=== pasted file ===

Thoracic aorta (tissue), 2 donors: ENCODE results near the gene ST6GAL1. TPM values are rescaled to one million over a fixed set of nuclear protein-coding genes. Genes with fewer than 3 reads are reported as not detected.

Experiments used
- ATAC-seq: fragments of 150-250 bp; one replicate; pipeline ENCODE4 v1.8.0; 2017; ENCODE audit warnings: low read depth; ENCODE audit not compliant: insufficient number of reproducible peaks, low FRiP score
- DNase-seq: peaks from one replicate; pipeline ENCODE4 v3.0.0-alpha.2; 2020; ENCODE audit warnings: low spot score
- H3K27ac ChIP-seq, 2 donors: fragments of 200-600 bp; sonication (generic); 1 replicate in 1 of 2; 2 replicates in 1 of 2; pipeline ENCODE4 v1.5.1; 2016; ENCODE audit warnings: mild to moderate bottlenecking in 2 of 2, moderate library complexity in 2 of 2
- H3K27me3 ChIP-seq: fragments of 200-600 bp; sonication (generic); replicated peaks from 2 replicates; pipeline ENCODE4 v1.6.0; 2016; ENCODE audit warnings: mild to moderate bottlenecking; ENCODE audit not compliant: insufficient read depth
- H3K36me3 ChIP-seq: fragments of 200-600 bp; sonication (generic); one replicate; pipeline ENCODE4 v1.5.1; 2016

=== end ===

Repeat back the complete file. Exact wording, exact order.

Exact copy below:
Thoracic aorta (tissue), 2 donors: ENCODE results near the gene ST6GAL1. TPM values are rescaled to one million over a fixed set of nuclear protein-coding genes. Genes with fewer than 3 reads are reported as not detected.

Experiments used
- ATAC-seq: fragments of 150-250 bp; one replicate; pipeline ENCODE4 v1.8.0; 2017; ENCODE audit warnings: low read depth; ENCODE audit not compliant: insufficient number of reproducible peaks, low FRiP score
- DNase-seq: peaks from one replicate; pipeline ENCODE4 v3.0.0-alpha.2; 2020; ENCODE audit warnings: low spot score
- H3K27ac ChIP-seq, 2 donors: fragments of 200-600 bp; sonication (generic); 1 replicate in 1 of 2; 2 replicates in 1 of 2; pipeline ENCODE4 v1.5.1; 2016; ENCODE audit warnings: mild to moderate bottlenecking in 2 of 2, moderate library complexity in 2 of 2
- H3K27me3 ChIP-seq: fragments of 200-600 bp; sonication (generic); replicated peaks from 2 replicates; pipeline ENCODE4 v1.6.0; 2016; ENCODE audit warnings: mild to moderate bottlenecking; ENCODE audit not compliant: insufficient read depth
- H3K36me3 ChIP-seq: fragments of 200-600 bp; sonication (generic); one replicate; pipeline ENCODE4 v1.5.1; 2016